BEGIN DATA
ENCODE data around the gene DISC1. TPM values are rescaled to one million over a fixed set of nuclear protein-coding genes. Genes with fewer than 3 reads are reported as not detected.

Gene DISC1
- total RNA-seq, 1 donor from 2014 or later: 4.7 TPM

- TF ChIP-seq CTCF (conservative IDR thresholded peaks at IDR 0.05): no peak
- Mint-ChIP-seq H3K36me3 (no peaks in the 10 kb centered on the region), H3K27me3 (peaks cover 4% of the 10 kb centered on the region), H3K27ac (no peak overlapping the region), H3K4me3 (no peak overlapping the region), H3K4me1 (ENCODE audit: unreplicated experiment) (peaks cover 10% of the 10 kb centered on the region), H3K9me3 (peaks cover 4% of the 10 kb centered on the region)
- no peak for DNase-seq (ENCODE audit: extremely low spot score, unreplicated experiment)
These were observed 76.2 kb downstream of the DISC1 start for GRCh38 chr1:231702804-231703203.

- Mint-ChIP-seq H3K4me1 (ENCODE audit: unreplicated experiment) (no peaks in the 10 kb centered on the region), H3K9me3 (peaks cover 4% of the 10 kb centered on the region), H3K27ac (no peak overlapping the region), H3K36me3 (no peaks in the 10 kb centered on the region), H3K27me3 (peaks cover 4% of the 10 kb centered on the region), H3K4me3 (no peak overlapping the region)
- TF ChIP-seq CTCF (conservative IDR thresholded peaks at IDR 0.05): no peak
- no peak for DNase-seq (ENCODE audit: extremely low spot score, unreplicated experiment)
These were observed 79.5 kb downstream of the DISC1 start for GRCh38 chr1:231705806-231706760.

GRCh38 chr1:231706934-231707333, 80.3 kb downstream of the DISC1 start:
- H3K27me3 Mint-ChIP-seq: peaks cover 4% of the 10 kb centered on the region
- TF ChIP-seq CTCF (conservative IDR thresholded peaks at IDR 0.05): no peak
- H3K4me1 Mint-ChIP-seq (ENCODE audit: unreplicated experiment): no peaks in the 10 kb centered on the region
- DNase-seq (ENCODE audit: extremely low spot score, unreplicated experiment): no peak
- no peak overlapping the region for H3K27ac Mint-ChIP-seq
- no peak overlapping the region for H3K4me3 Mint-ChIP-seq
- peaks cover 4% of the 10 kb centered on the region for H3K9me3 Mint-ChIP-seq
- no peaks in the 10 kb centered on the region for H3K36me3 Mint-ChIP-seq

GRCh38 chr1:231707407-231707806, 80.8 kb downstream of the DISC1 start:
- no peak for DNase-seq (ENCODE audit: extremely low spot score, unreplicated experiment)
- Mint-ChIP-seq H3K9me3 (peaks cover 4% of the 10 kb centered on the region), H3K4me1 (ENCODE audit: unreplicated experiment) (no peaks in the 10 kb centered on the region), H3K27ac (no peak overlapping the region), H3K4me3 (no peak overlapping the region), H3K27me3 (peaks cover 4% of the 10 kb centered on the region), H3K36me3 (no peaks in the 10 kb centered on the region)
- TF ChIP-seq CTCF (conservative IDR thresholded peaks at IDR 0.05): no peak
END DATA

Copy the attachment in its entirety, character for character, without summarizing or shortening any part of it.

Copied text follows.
ENCODE data around the gene DISC1. TPM values are rescaled to one million over a fixed set of nuclear protein-coding genes. Genes with fewer than 3 reads are reported as not detected.

Gene DISC1
- total RNA-seq, 1 donor from 2014 or later: 4.7 TPM

- TF ChIP-seq CTCF (conservative IDR thresholded peaks at IDR 0.05): no peak
- Mint-ChIP-seq H3K36me3 (no peaks in the 10 kb centered on the region), H3K27me3 (peaks cover 4% of the 10 kb centered on the region), H3K27ac (no peak overlapping the region), H3K4me3 (no peak overlapping the region), H3K4me1 (ENCODE audit: unreplicated experiment) (peaks cover 10% of the 10 kb centered on the region), H3K9me3 (peaks cover 4% of the 10 kb centered on the region)
- no peak for DNase-seq (ENCODE audit: extremely low spot score, unreplicated experiment)
These were observed 76.2 kb downstream of the DISC1 start for GRCh38 chr1:231702804-231703203.

- Mint-ChIP-seq H3K4me1 (ENCODE audit: unreplicated experiment) (no peaks in the 10 kb centered on the region), H3K9me3 (peaks cover 4% of the 10 kb centered on the region), H3K27ac (no peak overlapping the region), H3K36me3 (no peaks in the 10 kb centered on the region), H3K27me3 (peaks cover 4% of the 10 kb centered on the region), H3K4me3 (no peak overlapping the region)
- TF ChIP-seq CTCF (conservative IDR thresholded peaks at IDR 0.05): no peak
- no peak for DNase-seq (ENCODE audit: extremely low spot score, unreplicated experiment)
These were observed 79.5 kb downstream of the DISC1 start for GRCh38 chr1:231705806-231706760.

GRCh38 chr1:231706934-231707333, 80.3 kb downstream of the DISC1 start:
- H3K27me3 Mint-ChIP-seq: peaks cover 4% of the 10 kb centered on the region
- TF ChIP-seq CTCF (conservative IDR thresholded peaks at IDR 0.05): no peak
- H3K4me1 Mint-ChIP-seq (ENCODE audit: unreplicated experiment): no peaks in the 10 kb centered on the region
- DNase-seq (ENCODE audit: extremely low spot score, unreplicated experiment): no peak
- no peak overlapping the region for H3K27ac Mint-ChIP-seq
- no peak overlapping the region for H3K4me3 Mint-ChIP-seq
- peaks cover 4% of the 10 kb centered on the region for H3K9me3 Mint-ChIP-seq
- no peaks in the 10 kb centered on the region for H3K36me3 Mint-ChIP-seq

GRCh38 chr1:231707407-231707806, 80.8 kb downstream of the DISC1 start:
- no peak for DNase-seq (ENCODE audit: extremely low spot score, unreplicated experiment)
- Mint-ChIP-seq H3K9me3 (peaks cover 4% of the 10 kb centered on the region), H3K4me1 (ENCODE audit: unreplicated experiment) (no peaks in the 10 kb centered on the region), H3K27ac (no peak overlapping the region), H3K4me3 (no peak overlapping the region), H3K27me3 (peaks cover 4% of the 10 kb centered on the region), H3K36me3 (no peaks in the 10 kb centered on the region)
- TF ChIP-seq CTCF (conservative IDR thresholded peaks at IDR 0.05): no peak